US Refugee Admissions Program: Improving Health of US-bound Refugees
CDC IN KENYA BLOG
April 28th, 2014 12:00 pm ET – Warren Dalal, Program Support Unit, Immigrant Refugee Migrant Health Branch, Division of Global Migration and Quarantine
The waiting area of the vaccination room at the International Organization for Migration (IOM) clinic in Kakuma refugee camp is buzzing with activity on this particular morning. Today is the last day of the three-day medical health assessment process for the United States (US) refugee resettlement program in Kakuma. This first round of vaccination being the last stage of their initial health assessment.
The refugees have agreed to participate in a vaccination project that will introduce multiple vaccines overseas, depending on age, before they arrive to the US. The project is a partnership between CDC’s Division of Global Migration and the US Department of State’s Bureau of Population, Refugees, and Migration (PRM). CDC and PRM are co-funding this project for approved refugee applicants in the US Refugee Admissions Program (USRAP).The goal of the project is to provide cost-effective public health interventions, improve refugee health, and limit the number of vaccinations refugees will need after they arrive in the US. In addition to Kenya, the vaccination project is being implemented by IOM with USRAP in Ethiopia, Thailand, Malaysia, and Nepal.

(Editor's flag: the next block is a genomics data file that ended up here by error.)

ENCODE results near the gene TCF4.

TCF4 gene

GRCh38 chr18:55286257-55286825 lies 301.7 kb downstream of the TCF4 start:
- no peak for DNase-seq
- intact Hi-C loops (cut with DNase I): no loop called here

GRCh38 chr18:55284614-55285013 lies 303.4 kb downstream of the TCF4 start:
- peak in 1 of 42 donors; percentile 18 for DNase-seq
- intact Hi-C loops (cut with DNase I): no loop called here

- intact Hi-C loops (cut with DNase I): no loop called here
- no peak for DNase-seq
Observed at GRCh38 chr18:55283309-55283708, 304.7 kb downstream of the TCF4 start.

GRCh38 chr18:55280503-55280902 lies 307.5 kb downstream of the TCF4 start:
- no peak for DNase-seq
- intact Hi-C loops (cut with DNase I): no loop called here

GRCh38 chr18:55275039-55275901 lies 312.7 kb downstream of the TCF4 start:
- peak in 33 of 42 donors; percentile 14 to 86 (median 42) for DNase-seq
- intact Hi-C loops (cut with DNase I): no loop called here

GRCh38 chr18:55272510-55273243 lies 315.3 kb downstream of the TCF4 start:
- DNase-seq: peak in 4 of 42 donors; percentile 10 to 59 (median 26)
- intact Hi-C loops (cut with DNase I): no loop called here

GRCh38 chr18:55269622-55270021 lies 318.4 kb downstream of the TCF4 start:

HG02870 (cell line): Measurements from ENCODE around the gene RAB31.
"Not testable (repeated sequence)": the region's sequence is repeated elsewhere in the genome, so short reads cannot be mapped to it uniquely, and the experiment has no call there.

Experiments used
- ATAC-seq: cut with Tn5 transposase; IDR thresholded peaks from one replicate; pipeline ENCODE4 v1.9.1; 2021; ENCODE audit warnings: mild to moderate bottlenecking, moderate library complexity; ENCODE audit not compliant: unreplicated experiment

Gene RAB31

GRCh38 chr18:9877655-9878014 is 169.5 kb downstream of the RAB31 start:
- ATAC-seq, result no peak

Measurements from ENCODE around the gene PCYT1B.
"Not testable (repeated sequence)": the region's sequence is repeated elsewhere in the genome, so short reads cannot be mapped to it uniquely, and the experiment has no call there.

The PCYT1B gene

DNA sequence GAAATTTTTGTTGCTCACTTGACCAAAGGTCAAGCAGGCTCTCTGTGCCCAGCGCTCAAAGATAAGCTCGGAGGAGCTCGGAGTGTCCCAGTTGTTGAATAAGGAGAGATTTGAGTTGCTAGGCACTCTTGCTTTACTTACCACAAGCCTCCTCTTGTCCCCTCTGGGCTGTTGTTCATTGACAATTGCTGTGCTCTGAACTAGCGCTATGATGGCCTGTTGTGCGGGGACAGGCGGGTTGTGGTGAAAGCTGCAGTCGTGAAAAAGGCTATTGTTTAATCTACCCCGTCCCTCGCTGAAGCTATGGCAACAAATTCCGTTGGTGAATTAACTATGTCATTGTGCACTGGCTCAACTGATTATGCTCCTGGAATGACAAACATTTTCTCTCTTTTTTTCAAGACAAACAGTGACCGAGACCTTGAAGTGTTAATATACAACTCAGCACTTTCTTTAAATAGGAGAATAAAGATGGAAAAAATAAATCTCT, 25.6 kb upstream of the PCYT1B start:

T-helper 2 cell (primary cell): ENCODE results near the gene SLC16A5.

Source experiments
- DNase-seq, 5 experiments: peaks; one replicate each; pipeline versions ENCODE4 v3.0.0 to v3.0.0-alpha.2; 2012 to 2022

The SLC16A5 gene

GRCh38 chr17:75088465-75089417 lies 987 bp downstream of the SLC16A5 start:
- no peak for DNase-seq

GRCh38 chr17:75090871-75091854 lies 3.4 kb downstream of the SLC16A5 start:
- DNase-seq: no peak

The refugees in Kakuma refugee camp are waiting patiently for IOM vaccination nurses to review and prepare the vaccinations. All refugees, regardless of age, will receive vaccinations prior to travel to the US. In eight weeks, the refugees will return to IOM for a booster of many of the vaccines they will receive today.
Mothers at the IOM clinic are clutching their children’s Kenya Ministry of Health “Mother-Child Booklets” that log the vaccinations their children were given as part of the expanded program on immunization in Kakuma. IOM nurses will review these documents and add the previously administered vaccines to the medical documents required for travel to the US.
In Kenya, IOM processes about 7,000 medical health assessments for US-bound refugees per year. IOM will ensure that refugees in Nairobi, as well as those in Kakuma and Dadaab-based refugee camps, will receive the necessary vaccinations prior to traveling to the US. Following vaccination, IOM will work with camp medics to find any adverse reactions and report them to CDC.
As the refugees get ready for their new homes and new lives, the vaccines will help ensure that they are healthy upon arrival in the US.
This project has been implemented in five countries and will provide vaccinations overseas to 56 percent of US-bound refugees each year, saving state and local health departments from the cost and time to provide those vaccines after the refugees reach their new homes in the US.